Holy Family University eliminated 25 non-faculty positions last month, roughly 5 percent of its work force, Philadelphia Business Journal reported. The Philadelphia-area Roman Catholic institution has seen its enrollment dip from 3,224 to 3,094 in the last two years, its officials told the newspaper, saying that the layoffs would result in a shift of resources to "certain areas to enable us to continue to grow and prosper, one administrator said.
Higher Education Quick Takes
The University of Iowa accidentally e-mailed to each of about 2,000 students associated with the Center for Diversity and Enrichment the grade-point averages of all of those students, The Iowa City Press-Citizen reported. An attachment with the students' names and grades was inadvertently included with an unrelated e-mail message. The university has apologized, and notified the students.
Tessa Martinez Pollack will leave the presidency of Our Lady of the Lake University on March 1, The San Antonio Express-News reported. Pollack has served nearly a decade, but has faced mounting criticism over the last semester. Some of the conflicts involve plans to eliminate a dozen majors, including religious studies. Many questioned how a Roman Catholic institution could consider eliminating that field.
Condoms were removed from a campus drug store at National University of Singapore this week, but amid considerable attention locally, the university said that sales may resume, Bloomberg reported. Many had criticized the decision -- now called a "misunderstanding" by the university -- to have the condoms removed. One student told the news service that the university "is afraid of the implications that selling condoms might have on students living in dorms. If you want to have sex, you’ll get it somewhere else. Taking condoms on and off shelves isn’t the right way to deal with such issues.”
An event featuring speakers calling for a boycott and other sanctions against Israel took place as scheduled Thursday evening at Brooklyn College, The New York Times reported. Some politicians have called on the college, part of the City University of New York, to call off the event, but the college (with backing from New York City Mayor Michael Bloomberg and others) has declined to do so, citing academic freedom. About 150 people held a protest outside the event.
The Nation published the prepared remarks of one of the speakers -- Judith Butler, a professor of rhetoric and comparative literature at the University of California at Berkeley. "The principle of academic freedom is designed to make sure that powers outside the university, including government and corporations, are not able to control the curriculum or intervene in extra-mural speech," she said. "It not only bars such interventions, but it also protects those platforms in which we might be able to reflect together on the most difficult problems. You can judge for yourself whether or not my reasons for lending my support to this movement are good ones. That is, after all, what academic debate is about."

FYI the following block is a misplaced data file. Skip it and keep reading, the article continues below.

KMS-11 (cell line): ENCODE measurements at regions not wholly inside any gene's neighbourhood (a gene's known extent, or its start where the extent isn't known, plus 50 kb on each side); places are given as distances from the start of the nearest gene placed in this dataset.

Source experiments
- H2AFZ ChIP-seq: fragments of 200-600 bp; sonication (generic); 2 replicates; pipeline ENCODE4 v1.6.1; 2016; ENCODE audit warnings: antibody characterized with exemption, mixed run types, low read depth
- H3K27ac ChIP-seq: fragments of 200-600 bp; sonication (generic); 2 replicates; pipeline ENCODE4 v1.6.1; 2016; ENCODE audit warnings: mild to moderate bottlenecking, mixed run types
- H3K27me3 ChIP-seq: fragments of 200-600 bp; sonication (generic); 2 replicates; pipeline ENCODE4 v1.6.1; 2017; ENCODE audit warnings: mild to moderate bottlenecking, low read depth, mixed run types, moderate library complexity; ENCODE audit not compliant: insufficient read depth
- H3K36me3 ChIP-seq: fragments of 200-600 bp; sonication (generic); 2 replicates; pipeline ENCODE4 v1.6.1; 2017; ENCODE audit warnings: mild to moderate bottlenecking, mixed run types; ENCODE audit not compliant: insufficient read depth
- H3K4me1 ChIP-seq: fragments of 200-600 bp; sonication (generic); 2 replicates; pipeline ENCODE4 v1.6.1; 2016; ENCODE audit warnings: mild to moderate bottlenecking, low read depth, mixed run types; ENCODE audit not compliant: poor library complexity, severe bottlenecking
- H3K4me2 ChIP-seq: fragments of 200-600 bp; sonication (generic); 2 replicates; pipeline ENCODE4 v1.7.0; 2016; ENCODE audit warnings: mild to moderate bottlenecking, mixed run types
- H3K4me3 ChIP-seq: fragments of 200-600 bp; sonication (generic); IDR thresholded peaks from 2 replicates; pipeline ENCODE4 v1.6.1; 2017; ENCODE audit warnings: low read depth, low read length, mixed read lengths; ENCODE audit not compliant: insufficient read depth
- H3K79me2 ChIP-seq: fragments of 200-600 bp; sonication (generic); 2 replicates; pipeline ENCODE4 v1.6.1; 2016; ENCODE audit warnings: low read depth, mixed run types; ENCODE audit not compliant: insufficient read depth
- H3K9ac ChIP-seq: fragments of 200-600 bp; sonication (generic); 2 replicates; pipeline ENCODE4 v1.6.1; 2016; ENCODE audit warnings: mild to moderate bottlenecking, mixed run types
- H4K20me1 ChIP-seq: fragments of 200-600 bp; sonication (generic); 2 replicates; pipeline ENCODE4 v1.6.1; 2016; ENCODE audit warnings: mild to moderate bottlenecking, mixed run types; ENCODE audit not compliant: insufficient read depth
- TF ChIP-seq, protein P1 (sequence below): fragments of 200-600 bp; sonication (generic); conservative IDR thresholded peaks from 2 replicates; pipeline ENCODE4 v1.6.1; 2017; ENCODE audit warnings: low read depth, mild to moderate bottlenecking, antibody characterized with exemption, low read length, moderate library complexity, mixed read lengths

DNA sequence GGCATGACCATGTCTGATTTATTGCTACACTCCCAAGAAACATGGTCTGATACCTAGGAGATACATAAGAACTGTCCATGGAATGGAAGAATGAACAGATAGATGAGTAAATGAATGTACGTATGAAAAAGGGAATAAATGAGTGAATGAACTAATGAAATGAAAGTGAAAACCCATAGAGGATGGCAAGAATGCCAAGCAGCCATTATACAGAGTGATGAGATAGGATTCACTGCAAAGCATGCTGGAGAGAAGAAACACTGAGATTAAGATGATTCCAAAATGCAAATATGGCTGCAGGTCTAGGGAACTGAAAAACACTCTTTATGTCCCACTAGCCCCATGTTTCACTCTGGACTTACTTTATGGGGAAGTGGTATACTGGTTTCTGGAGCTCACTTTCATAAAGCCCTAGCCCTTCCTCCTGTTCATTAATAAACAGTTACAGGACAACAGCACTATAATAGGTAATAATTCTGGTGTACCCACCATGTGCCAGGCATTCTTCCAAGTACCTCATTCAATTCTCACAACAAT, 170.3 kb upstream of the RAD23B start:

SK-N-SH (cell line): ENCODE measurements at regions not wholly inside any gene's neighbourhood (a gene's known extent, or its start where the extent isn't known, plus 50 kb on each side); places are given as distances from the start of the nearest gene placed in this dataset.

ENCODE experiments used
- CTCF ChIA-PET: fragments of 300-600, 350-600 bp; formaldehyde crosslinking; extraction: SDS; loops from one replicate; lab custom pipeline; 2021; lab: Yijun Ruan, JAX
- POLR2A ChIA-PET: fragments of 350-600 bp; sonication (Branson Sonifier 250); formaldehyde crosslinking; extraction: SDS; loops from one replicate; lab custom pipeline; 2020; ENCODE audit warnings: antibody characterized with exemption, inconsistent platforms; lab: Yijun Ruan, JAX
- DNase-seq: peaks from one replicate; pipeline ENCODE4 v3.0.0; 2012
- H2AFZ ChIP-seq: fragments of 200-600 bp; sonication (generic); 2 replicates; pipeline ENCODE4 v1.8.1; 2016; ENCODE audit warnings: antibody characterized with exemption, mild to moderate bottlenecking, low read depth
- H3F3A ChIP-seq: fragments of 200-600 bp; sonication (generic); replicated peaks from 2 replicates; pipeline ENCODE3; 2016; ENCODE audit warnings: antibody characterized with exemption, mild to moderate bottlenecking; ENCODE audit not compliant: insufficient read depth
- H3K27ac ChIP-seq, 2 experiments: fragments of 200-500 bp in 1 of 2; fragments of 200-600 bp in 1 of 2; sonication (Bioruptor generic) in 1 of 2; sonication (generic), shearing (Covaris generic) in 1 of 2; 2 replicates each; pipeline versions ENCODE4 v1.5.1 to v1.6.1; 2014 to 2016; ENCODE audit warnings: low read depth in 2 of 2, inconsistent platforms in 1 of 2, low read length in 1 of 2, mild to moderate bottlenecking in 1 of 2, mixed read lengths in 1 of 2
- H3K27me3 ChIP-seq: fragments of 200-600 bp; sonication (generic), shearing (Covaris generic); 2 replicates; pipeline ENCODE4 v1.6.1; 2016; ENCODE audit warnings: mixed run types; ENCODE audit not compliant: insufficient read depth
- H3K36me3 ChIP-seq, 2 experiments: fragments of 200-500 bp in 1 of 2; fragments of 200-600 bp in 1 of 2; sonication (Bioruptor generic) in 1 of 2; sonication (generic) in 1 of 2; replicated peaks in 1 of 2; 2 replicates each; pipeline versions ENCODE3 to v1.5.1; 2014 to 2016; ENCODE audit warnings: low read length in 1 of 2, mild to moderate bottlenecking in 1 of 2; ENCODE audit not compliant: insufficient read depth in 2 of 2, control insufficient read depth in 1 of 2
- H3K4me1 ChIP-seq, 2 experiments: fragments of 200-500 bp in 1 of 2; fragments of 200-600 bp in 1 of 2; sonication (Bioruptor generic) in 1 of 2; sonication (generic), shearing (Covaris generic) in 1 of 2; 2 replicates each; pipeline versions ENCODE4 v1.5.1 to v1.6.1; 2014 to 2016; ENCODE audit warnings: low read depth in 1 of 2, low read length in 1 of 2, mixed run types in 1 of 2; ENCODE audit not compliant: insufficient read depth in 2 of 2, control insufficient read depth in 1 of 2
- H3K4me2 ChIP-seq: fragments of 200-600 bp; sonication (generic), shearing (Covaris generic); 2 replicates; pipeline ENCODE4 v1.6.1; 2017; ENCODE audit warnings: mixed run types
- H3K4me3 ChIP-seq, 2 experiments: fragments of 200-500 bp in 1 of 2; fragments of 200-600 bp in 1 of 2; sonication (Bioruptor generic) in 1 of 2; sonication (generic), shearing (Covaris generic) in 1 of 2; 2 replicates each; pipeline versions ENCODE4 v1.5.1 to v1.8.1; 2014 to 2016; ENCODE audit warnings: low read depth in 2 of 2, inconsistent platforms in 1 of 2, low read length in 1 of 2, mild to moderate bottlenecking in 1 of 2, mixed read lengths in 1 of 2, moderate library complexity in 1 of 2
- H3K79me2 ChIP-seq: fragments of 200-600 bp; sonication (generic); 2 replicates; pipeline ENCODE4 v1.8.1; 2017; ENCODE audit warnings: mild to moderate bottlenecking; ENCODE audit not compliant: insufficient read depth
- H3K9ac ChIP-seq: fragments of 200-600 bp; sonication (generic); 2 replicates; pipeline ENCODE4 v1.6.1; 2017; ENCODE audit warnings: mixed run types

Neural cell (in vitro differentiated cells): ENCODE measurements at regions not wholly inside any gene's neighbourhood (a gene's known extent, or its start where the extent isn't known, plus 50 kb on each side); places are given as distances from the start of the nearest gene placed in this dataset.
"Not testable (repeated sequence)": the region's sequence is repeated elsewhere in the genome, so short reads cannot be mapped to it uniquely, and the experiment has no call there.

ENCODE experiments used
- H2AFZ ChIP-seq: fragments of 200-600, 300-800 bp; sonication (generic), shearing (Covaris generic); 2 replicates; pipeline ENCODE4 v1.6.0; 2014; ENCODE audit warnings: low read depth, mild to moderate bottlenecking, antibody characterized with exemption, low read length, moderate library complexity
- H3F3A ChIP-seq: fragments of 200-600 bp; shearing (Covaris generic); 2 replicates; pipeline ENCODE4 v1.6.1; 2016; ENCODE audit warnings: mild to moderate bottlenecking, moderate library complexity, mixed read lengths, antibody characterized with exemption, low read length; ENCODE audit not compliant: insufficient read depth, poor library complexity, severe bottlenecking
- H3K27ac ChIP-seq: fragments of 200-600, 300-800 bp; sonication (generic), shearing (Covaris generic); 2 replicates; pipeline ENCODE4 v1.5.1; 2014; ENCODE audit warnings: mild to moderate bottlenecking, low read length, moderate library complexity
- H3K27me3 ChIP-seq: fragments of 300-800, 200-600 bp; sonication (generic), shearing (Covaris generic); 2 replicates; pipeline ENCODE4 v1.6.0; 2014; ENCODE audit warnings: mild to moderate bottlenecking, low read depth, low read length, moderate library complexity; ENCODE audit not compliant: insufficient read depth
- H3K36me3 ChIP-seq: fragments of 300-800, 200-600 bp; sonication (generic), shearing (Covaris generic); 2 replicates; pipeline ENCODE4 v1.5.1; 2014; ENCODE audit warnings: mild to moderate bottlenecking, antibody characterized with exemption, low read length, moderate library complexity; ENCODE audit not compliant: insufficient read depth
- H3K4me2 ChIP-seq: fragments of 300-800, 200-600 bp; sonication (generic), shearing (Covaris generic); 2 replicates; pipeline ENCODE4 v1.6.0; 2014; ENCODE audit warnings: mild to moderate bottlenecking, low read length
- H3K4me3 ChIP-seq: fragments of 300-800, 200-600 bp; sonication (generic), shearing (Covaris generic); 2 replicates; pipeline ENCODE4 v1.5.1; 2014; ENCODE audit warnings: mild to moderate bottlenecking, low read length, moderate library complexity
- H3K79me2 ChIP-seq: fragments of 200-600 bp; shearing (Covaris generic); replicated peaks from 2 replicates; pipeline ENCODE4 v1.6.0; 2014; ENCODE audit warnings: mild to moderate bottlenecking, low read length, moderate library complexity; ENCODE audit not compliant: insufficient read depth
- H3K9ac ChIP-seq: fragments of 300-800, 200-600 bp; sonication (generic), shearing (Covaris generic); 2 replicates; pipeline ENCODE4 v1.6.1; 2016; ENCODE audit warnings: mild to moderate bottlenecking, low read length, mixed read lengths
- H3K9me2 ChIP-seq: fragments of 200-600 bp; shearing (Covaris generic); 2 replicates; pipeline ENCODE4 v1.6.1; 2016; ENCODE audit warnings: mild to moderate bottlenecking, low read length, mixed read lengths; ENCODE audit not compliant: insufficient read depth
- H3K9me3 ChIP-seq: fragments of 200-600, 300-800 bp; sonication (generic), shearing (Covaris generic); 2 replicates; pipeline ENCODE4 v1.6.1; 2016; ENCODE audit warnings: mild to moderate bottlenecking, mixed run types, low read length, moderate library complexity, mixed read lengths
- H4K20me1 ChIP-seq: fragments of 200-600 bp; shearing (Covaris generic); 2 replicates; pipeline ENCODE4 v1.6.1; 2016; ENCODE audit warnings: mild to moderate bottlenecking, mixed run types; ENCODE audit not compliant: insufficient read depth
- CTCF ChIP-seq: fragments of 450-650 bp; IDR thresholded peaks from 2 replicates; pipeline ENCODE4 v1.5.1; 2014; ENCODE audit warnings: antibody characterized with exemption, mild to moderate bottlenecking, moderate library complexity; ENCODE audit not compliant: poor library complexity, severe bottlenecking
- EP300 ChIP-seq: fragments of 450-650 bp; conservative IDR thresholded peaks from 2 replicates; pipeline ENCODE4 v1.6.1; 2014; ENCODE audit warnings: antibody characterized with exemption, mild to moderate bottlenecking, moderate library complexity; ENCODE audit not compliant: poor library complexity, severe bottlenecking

In a rare infractions case involving a Division III non-revenue sport, the National Collegiate Athletic Association announced Thursday that it has cited Occidental College for failing to monitor its women’s volleyball program, after a former head coach provided impermissible benefits to athletes and recruits, including travel on a booster’s private plane, rental cars, other travel and lodging. The coach also gave apparel to prospects and allowed recruits to travel with the volleyball team and sit on the bench, the public infractions report noted, in conflict with NCAA rules.
Additionally, the report notes, the former head football coach contacted 467 current football players to ask them to transfer to Occidental.
Occidental now faces several penalties, including the following: public reprimand and censure; two years’ probation; a two-year show cause order for the head volleyball coach, meaning any program that wants to hire him must seek approval from the NCAA; a 2013 postseason ban for the women’s volleyball team; vacation of all volleyball records from 2009-11, the years during which the transgressions occurred (self-imposed by the university); and prohibition from all off-campus recruiting for the volleyball team and for the football coach at his current university. In addition, the volleyball program played fewer tournaments and games in 2011-12, punishments that were also self-imposed.
New York City Mayor Michael R. Bloomberg on Wednesday defended the decision by Brooklyn College to let a group hold an event to encourage support for the boycott of Israel, The New York Times reported. The event has prompted calls from some politicians to cut funds for the college, part of the City University of New York. At a press conference, Bloomberg said that he strongly disagrees with the calls to boycott Israel, but added that a university should be able to have events on any topic, "including ideas that people find repugnant." To those who disagree, he offered these words: "If you want to go to a university where the government decides what kind of subjects are fit for discussion, I suggest you apply to a school in North Korea."
Senator Tom Harkin, an Iowa Democrat, has announced that he will not donate his papers to an institute named for him at Iowa State, The Des Moines Register reported. That institute may now change its name and focus, and money donated to it may be returned. The dispute centers on what Harkin and some see as limits on academic freedom. Agriculture research supported by the institute must be done in collaboration with other institutes at Iowa State. While university officials say that requirement is innocuous, others see it limiting academic freedom by preventing solo work by those affiliated with the institute.